TABLE 2__________________________________________________________________________FIELD DERIVATIVES w.r.t. X range 5.000E+000at X = 5.940E+001, Y = -4.000E+000, Z = 0.000E+000gausscentimetres degreesorderBx By Bz Bmod__________________________________________________________________________0 -7.646E+001 -1.184E+002 0.000E+000 1.410E+0021 7.005E+000 -7.090E-001 0.000E+000 -3.204E+0002 -1.831E-001 4.899E-001 0.000E+000 -3.340E-0023 -3.599E-002 -3.650E-002 0.000E+000 1.348E-0024 5.889E-003 -2.200E-003 0.000E+000 -7.750E-004dB4 9.585E-003 -3.581E-003 0.000E+000 -1.261E-003dBtotal 1.686E+001 -3.402E-001 0.000E+000 -8.081E+000__________________________________________________________________________
TABLE 3__________________________________________________________________________FIELD DERIVATIVES w.r.t. X range 5.000E+000at X = 6.000E+001, Y = 0.000E+000, Z = 0.000E+000gausscentimetres degreesorderBx By Bz Bmod__________________________________________________________________________0 2.092E+002 1.421E-014 0.000E+000 2.092E+0021 1.025E-002 -4.500E-015 0.000E+000 1.025E-0022 8.031E-003 -3.657E-014 0.000E+000 8.031E-0033 -3.281E-002 6.366E-015 0.000E+000 -3.281E-0024 1.550E-003 7.130E-014 0.000E+000 1.550E-003dB4 2.523E-003 1.161E-013 0.000E+000 2.523E-003dBtotal-2.092E+002 7.105E-015 0.000E+000 -3.221E-002__________________________________________________________________________FIELD DERIVATIVES w.r.t. Y range 5.000E+000at X = 6.000E+001, Y = 0.000E+000, Z = 0.000E+000gausscentimetres degreesorderBx By Bz Bmod__________________________________________________________________________0 2.092E+002 1.421E-014 0.000E+000 2.092E+0021 -7.451E-010 -1.101E-002 0.000E+000 0.000E+0002 -8.089E-003 0.000E+000 0.000E+000 -8.092E-0033 0.000E+000 -3.368E-002 0.000E+000 0.000E+0004 1.675E-003 0.000E+000 0.000E+000 1.700E-003dB4 2.726E-003 0.000E+000 0.000E+000 2.767E-003dBtotal-2.255E-002 -1.152E-001 0.000E+000 -2.252E-002__________________________________________________________________________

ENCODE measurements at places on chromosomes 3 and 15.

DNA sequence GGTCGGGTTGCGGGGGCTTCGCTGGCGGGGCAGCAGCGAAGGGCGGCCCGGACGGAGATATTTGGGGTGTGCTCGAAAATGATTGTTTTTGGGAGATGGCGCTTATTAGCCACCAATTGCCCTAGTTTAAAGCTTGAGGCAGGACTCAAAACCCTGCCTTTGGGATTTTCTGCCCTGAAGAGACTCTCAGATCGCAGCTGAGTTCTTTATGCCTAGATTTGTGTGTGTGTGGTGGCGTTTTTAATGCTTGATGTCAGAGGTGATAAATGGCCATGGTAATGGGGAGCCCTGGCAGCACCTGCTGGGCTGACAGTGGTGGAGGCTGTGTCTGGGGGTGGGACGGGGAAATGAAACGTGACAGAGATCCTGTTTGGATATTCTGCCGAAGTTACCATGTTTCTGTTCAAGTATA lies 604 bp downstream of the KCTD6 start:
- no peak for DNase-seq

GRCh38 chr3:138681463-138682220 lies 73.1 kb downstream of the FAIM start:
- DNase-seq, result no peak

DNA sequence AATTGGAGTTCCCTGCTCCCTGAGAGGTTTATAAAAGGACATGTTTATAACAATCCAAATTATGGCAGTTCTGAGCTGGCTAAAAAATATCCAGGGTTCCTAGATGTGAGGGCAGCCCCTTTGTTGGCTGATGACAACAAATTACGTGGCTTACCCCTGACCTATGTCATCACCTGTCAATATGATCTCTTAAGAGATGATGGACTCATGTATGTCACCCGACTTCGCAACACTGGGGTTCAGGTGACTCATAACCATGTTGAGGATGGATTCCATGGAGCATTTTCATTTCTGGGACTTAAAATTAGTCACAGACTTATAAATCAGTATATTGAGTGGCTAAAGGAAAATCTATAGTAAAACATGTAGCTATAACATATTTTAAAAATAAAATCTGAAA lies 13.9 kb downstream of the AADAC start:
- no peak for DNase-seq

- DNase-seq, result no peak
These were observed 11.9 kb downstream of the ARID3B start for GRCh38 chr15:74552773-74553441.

TABLE 4__________________________________________________________________________FIELD PL0TS gauss centimetres degreesX Bx By Bz Bmod__________________________________________________________________________Z = 0.000E+000Y = 0.000E+0004.000E+001 2.300E+002 -3.553E-015 0.000E+000 2.300E+0024.500E+001 2.228E+002 1.954E-014 0.000E+000 2.228E+0025.000E+001 2.145E+002 -1.776E-014 0.000E+000 2.145E+0025.500E+001 2.100E+002 1.066E-014 0.000E+000 2.100E+0026.000E+001 2.092E+002 1.421E-014 0.000E+000 2.092E+0026.500E+001 2.088E+002 1.066E-014 0.000E+000 2.088E+0027.000E+001 2.054E+002 1.066E-014 0.000E+000 2.054E+0027.500E+001 1.983E+002 -4.619E-014 0.000E+000 1.983E+002Y = 5.000E+0004.000E+001 2.333E+002 5.031E+000 0.000E+000 2.333E+0024.500E+001 2.235E+002 9.948E+000 0.000E+000 2.237E+0025.000E+001 2.121E+002 7.428E+000 0.000E+000 2.122E+0025.500E+001 2.078E+002 1.692E+000 0.000E+000 2.078E+0026.000E+001 2.092E+002 -7.773E-001 0.000E+000 2.092E+0026.500E+001 2.104E+002 1.197E+000 0.000E+000 2.104E+0027.000E+001 2.075E+002 5.261E+000 0.000E+000 2.076E+0027.500E+001 1.999E+002 9.133E+000 0.000E+000 2.001E+002Y = 1.000E+0014.000E+001 2.487E+002 1.183E+001 0.000E+000 2.489E+0024.500E+001 2.256E+002 2.980E+001 0.000E+000 2.276E+0025.000E+001 2.005E+002 1.830E+001 0.000E+000 2.013E+0025.500E+001 1.990E+002 -1.125E+000 0.000E+000 1.990E+0026.000E+001 2.099E+002 -6.589E+000 0.000E+000 2.100E+0026.500E+001 2.167E+002 4.110E-001 0.000E+000 2.167E+0027.000E+001 2.145E+002 1.096E+001 0.000E+000 2.148E+0027.500E+001 2.051E+002 1.964E+001 0.000E+000 2.060E+002Y = 1.500E+0014.000E+001 3.087E+002 2.314E+001 @000E+000 3.096E+0024.500E+001 2.273E+002 9.164E+001 0.000E+000 2.451E+0025.000E+001 1.565E+002 3.503E+001 0.000E+000 1.604E+0025.500E+001 1.780E+002 -2.300E+001 0.000E+000 1.795E+0026.000E+001 2.173E+002 -2.563E+001 0.000E+000 2.188E+0026.500E+001 2.333E+002 -3.035E+ 000 0.000E+000 2.333E+0027.000E+001 2.287E+002 1.922E+001 0.000E+000 2.295E+0027.500E+001 2.140E+002 3.378E+001 0.000E+000 2.166E+002Y = 2.000E+0014.000E+001 6.008E+002 4.305E+001 0.000E+000 6.023E+0024.500E+001 1.768E+002 3.498E+002 0.000E+000 3.920E+0025.000E+001 -9.368E+000 2.107E+001 0.000E+000 2.306E+0015.500E+001 1.532E+002 -1.142E+002 0.000E+000 1.911E+0026.000E+001 2.553E+002 -6.609E+001 0.000E+000 2.638E+0026.500E+001 2.707E+002 -2.853E+000 0.000E+000 2.707E+0027.000E+001 2.520E+002 3.625E+001 0.000E+000 2.546E+0027.500E+001 2.256E+002 5.529E+001 0.000E+000 2.323E+002__________________________________________________________________________